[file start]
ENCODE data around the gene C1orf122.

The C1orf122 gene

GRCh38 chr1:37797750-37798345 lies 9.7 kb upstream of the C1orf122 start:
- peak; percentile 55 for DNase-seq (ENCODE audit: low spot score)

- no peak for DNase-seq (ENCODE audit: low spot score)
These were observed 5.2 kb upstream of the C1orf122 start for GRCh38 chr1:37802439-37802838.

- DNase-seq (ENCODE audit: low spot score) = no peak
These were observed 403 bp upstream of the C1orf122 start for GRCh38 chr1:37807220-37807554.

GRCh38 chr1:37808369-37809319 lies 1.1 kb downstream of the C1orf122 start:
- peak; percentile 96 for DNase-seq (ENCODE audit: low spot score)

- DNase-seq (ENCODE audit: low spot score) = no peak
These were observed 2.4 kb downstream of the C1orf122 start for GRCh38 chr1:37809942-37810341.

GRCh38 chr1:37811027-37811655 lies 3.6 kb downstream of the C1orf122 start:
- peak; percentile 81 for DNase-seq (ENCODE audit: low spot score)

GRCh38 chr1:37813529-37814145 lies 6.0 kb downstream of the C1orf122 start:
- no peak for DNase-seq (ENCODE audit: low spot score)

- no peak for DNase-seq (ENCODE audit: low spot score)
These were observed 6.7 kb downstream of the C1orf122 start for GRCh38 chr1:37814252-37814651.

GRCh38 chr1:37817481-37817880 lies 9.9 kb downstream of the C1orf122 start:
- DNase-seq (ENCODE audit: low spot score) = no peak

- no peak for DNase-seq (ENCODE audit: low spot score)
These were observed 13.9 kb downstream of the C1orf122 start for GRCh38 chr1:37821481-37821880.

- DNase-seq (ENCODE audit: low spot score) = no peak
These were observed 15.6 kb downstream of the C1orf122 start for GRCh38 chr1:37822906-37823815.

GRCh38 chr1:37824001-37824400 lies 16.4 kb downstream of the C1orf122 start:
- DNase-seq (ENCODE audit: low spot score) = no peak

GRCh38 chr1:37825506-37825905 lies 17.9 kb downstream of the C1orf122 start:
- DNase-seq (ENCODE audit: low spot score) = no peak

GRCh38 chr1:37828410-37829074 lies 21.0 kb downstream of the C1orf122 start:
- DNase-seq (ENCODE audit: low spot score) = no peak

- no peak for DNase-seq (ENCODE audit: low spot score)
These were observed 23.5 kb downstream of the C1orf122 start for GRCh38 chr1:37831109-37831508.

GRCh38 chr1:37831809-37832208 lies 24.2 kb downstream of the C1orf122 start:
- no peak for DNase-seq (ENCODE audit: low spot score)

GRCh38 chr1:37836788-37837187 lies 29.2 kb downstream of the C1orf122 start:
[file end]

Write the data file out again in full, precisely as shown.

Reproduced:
ENCODE data around the gene C1orf122.

The C1orf122 gene

GRCh38 chr1:37797750-37798345 lies 9.7 kb upstream of the C1orf122 start:
- peak; percentile 55 for DNase-seq (ENCODE audit: low spot score)

- no peak for DNase-seq (ENCODE audit: low spot score)
These were observed 5.2 kb upstream of the C1orf122 start for GRCh38 chr1:37802439-37802838.

- DNase-seq (ENCODE audit: low spot score) = no peak
These were observed 403 bp upstream of the C1orf122 start for GRCh38 chr1:37807220-37807554.

GRCh38 chr1:37808369-37809319 lies 1.1 kb downstream of the C1orf122 start:
- peak; percentile 96 for DNase-seq (ENCODE audit: low spot score)

- DNase-seq (ENCODE audit: low spot score) = no peak
These were observed 2.4 kb downstream of the C1orf122 start for GRCh38 chr1:37809942-37810341.

GRCh38 chr1:37811027-37811655 lies 3.6 kb downstream of the C1orf122 start:
- peak; percentile 81 for DNase-seq (ENCODE audit: low spot score)

GRCh38 chr1:37813529-37814145 lies 6.0 kb downstream of the C1orf122 start:
- no peak for DNase-seq (ENCODE audit: low spot score)

- no peak for DNase-seq (ENCODE audit: low spot score)
These were observed 6.7 kb downstream of the C1orf122 start for GRCh38 chr1:37814252-37814651.

GRCh38 chr1:37817481-37817880 lies 9.9 kb downstream of the C1orf122 start:
- DNase-seq (ENCODE audit: low spot score) = no peak

- no peak for DNase-seq (ENCODE audit: low spot score)
These were observed 13.9 kb downstream of the C1orf122 start for GRCh38 chr1:37821481-37821880.

- DNase-seq (ENCODE audit: low spot score) = no peak
These were observed 15.6 kb downstream of the C1orf122 start for GRCh38 chr1:37822906-37823815.

GRCh38 chr1:37824001-37824400 lies 16.4 kb downstream of the C1orf122 start:
- DNase-seq (ENCODE audit: low spot score) = no peak

GRCh38 chr1:37825506-37825905 lies 17.9 kb downstream of the C1orf122 start:
- DNase-seq (ENCODE audit: low spot score) = no peak

GRCh38 chr1:37828410-37829074 lies 21.0 kb downstream of the C1orf122 start:
- DNase-seq (ENCODE audit: low spot score) = no peak

- no peak for DNase-seq (ENCODE audit: low spot score)
These were observed 23.5 kb downstream of the C1orf122 start for GRCh38 chr1:37831109-37831508.

GRCh38 chr1:37831809-37832208 lies 24.2 kb downstream of the C1orf122 start:
- no peak for DNase-seq (ENCODE audit: low spot score)

GRCh38 chr1:37836788-37837187 lies 29.2 kb downstream of the C1orf122 start: